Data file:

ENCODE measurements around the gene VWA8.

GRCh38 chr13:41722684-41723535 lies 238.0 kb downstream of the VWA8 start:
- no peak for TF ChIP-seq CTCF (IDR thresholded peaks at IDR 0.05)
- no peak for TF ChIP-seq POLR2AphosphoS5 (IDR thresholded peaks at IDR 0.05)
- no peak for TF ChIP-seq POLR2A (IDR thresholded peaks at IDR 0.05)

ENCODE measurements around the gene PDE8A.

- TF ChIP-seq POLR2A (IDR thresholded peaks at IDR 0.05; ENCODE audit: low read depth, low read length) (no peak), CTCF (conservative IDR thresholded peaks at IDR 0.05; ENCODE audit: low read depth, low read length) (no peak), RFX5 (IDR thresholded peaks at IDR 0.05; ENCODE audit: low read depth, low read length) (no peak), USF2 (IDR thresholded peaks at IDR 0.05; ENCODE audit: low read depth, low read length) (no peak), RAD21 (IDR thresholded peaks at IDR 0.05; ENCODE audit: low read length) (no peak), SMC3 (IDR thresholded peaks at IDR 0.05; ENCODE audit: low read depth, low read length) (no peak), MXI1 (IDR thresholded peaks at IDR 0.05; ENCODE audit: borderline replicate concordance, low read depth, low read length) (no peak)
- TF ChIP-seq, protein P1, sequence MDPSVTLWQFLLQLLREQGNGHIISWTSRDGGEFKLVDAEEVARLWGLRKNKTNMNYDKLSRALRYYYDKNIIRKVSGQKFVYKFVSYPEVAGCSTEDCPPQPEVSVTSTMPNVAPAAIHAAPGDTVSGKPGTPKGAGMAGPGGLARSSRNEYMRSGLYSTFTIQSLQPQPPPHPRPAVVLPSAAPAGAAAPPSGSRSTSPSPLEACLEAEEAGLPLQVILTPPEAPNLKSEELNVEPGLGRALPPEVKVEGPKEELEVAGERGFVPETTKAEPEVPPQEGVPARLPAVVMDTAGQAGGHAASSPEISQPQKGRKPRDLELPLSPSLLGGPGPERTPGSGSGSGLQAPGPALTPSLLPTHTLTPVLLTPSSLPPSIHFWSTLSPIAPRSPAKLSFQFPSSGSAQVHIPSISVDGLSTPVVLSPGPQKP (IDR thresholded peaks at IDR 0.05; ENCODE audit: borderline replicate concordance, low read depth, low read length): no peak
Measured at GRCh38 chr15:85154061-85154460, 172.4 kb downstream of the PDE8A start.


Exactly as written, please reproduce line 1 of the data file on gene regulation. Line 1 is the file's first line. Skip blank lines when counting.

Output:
ENCODE measurements around the gene VWA8.